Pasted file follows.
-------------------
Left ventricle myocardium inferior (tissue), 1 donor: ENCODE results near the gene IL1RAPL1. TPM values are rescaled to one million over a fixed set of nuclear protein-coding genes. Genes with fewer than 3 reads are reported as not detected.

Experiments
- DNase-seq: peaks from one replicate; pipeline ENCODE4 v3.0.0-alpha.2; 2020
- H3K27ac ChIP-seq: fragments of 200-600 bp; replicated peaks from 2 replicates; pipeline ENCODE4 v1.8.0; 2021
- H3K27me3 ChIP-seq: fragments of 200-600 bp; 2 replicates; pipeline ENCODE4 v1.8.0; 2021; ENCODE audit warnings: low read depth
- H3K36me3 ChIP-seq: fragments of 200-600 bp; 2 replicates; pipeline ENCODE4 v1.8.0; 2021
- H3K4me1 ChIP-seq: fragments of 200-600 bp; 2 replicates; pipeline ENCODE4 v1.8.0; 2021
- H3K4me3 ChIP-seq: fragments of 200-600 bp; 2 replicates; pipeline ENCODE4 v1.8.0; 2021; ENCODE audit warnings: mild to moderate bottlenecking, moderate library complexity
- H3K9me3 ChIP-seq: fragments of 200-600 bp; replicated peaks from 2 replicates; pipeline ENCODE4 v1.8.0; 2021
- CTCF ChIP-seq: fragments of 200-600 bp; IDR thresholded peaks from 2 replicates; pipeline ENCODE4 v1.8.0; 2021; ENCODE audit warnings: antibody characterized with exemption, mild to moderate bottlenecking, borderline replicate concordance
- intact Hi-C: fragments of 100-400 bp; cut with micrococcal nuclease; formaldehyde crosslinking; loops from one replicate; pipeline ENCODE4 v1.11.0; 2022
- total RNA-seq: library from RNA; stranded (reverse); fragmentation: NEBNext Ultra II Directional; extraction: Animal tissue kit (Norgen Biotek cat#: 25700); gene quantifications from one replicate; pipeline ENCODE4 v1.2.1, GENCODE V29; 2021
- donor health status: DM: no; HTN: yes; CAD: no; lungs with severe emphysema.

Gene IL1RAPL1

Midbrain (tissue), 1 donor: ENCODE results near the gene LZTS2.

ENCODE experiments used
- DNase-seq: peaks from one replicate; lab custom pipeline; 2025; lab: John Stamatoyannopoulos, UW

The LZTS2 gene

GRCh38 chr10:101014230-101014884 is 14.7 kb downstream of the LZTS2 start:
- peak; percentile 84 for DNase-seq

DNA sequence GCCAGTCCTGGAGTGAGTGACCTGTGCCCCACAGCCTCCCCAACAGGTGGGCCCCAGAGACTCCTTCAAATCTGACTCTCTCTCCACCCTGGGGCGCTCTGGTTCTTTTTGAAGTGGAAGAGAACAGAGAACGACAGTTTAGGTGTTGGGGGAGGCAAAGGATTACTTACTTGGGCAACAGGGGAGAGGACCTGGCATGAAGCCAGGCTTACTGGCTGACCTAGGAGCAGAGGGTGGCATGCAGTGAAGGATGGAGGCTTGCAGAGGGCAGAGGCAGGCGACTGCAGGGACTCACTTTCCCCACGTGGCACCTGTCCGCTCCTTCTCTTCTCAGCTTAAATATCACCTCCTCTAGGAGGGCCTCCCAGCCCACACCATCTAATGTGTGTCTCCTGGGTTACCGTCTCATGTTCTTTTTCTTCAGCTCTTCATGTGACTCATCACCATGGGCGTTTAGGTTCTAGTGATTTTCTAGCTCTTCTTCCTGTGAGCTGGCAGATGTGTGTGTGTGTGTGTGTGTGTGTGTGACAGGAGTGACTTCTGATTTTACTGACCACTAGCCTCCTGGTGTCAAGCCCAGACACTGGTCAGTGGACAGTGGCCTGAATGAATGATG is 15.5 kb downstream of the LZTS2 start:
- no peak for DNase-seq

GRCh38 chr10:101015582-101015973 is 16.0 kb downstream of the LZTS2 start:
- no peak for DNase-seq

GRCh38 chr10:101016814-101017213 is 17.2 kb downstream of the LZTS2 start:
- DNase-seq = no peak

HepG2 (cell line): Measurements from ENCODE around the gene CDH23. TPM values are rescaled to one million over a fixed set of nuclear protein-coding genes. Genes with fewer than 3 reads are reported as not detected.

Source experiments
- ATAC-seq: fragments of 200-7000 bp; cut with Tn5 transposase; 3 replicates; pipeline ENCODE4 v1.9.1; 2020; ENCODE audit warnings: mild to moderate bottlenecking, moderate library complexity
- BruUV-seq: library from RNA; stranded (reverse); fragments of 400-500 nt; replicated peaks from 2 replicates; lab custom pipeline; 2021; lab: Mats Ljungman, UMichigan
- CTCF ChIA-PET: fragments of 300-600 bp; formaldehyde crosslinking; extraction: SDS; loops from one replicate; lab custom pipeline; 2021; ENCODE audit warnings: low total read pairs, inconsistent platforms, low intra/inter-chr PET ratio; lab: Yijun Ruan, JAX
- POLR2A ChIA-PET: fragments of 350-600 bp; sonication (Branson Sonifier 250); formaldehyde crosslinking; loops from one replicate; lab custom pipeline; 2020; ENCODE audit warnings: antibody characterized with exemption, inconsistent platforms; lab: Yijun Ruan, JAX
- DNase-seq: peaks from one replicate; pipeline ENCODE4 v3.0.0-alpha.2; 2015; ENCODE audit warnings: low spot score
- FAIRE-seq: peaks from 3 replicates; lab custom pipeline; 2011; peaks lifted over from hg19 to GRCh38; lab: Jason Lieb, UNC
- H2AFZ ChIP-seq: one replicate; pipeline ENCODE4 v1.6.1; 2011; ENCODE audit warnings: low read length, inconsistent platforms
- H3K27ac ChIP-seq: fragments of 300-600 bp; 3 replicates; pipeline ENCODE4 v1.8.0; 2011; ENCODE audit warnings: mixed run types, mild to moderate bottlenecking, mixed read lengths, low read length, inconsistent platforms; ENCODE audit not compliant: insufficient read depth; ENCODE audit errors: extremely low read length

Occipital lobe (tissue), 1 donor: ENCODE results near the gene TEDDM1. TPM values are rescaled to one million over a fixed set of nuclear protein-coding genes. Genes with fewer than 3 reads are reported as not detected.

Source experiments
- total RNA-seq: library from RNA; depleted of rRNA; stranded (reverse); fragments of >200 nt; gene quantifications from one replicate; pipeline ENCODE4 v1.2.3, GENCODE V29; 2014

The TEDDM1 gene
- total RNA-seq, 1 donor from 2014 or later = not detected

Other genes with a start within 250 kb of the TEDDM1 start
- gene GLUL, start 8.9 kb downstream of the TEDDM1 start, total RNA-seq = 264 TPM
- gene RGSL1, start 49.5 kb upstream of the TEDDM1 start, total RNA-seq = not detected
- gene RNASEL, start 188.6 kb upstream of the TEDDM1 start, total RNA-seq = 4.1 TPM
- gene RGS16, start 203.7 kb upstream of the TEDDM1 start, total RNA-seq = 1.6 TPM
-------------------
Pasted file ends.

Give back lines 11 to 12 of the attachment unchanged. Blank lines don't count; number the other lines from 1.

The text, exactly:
- intact Hi-C: fragments of 100-400 bp; cut with micrococcal nuclease; formaldehyde crosslinking; loops from one replicate; pipeline ENCODE4 v1.11.0; 2022
- total RNA-seq: library from RNA; stranded (reverse); fragmentation: NEBNext Ultra II Directional; extraction: Animal tissue kit (Norgen Biotek cat#: 25700); gene quantifications from one replicate; pipeline ENCODE4 v1.2.1, GENCODE V29; 2021